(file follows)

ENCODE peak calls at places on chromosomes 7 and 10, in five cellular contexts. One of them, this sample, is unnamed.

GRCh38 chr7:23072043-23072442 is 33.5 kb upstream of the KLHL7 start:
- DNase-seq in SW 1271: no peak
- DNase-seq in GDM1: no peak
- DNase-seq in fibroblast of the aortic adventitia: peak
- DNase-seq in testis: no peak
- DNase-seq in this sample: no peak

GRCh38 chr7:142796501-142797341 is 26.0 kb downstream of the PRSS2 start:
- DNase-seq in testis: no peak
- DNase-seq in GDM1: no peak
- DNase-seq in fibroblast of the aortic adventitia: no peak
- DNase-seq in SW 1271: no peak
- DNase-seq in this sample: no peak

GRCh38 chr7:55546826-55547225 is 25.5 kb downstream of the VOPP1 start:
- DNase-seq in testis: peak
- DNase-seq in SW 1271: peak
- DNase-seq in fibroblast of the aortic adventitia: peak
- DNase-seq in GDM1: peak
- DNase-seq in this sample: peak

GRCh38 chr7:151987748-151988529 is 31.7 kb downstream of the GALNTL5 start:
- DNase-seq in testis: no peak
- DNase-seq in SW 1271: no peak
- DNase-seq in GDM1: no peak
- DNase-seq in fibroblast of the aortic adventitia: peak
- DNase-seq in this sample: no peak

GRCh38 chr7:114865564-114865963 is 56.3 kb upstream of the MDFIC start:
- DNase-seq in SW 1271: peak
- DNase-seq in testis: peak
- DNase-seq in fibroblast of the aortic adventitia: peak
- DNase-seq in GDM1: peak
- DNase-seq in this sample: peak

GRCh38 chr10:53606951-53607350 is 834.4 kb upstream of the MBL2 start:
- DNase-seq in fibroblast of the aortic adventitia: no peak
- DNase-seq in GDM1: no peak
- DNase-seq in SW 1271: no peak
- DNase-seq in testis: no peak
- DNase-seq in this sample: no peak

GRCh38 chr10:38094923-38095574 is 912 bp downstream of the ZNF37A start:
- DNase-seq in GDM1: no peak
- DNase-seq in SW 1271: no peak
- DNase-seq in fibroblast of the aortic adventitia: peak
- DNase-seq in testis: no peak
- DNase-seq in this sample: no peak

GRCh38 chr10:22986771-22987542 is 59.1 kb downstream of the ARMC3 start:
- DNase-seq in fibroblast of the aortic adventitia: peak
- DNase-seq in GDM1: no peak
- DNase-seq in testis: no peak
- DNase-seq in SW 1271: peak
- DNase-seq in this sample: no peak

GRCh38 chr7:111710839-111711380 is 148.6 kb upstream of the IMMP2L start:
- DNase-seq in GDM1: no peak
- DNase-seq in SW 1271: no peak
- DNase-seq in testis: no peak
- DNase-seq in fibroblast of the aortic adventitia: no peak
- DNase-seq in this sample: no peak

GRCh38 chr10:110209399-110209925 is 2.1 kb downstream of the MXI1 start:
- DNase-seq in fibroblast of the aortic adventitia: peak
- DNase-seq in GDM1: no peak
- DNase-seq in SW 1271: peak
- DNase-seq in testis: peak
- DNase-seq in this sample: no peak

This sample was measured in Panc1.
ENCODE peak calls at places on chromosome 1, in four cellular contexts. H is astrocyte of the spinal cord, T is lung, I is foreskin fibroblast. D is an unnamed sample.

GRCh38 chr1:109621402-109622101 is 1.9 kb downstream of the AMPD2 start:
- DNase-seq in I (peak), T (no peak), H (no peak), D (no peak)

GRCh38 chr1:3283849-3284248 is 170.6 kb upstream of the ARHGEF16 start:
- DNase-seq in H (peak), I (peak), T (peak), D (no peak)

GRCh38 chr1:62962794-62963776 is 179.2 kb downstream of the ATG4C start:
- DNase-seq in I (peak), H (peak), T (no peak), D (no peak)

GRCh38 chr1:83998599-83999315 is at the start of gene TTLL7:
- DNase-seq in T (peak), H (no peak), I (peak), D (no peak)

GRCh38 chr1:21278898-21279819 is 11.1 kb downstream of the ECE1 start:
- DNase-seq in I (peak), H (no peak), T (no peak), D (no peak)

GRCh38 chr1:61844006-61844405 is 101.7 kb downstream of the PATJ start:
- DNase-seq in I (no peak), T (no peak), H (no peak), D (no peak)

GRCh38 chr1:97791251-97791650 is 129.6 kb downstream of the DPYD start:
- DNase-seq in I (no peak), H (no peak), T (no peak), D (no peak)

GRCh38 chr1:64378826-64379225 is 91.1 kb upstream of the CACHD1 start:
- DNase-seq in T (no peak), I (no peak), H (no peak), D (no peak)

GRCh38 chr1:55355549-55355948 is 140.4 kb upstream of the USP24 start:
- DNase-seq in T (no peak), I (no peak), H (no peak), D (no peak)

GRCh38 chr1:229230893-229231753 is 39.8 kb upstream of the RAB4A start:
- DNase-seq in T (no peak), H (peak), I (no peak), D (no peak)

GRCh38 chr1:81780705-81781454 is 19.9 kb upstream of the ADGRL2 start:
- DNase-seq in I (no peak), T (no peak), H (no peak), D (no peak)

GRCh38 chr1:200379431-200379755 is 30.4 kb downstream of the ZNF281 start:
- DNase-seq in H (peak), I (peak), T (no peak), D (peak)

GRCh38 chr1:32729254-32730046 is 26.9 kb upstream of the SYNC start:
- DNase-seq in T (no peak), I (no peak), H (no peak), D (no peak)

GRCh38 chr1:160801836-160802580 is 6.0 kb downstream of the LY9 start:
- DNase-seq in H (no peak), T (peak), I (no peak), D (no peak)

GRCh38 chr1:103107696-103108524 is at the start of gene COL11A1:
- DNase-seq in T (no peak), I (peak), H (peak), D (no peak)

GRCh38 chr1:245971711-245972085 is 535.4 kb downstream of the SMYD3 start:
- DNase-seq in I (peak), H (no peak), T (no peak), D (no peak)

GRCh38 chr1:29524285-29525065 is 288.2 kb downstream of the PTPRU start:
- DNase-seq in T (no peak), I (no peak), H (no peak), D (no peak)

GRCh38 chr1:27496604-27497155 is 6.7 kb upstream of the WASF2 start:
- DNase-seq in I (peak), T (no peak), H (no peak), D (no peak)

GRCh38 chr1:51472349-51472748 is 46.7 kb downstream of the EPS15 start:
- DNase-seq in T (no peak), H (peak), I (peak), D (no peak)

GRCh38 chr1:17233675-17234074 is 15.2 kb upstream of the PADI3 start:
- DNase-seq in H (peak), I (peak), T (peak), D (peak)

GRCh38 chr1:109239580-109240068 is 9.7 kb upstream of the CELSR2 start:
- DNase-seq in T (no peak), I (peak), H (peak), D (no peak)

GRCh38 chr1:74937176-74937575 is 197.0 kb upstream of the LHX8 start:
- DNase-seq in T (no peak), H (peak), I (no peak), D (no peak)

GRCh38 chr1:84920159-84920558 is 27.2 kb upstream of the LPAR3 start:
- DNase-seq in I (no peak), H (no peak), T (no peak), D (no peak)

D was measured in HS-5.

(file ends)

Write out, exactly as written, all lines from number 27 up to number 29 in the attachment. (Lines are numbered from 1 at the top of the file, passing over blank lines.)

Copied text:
- DNase-seq in SW 1271: peak
- DNase-seq in testis: peak
- DNase-seq in fibroblast of the aortic adventitia: peak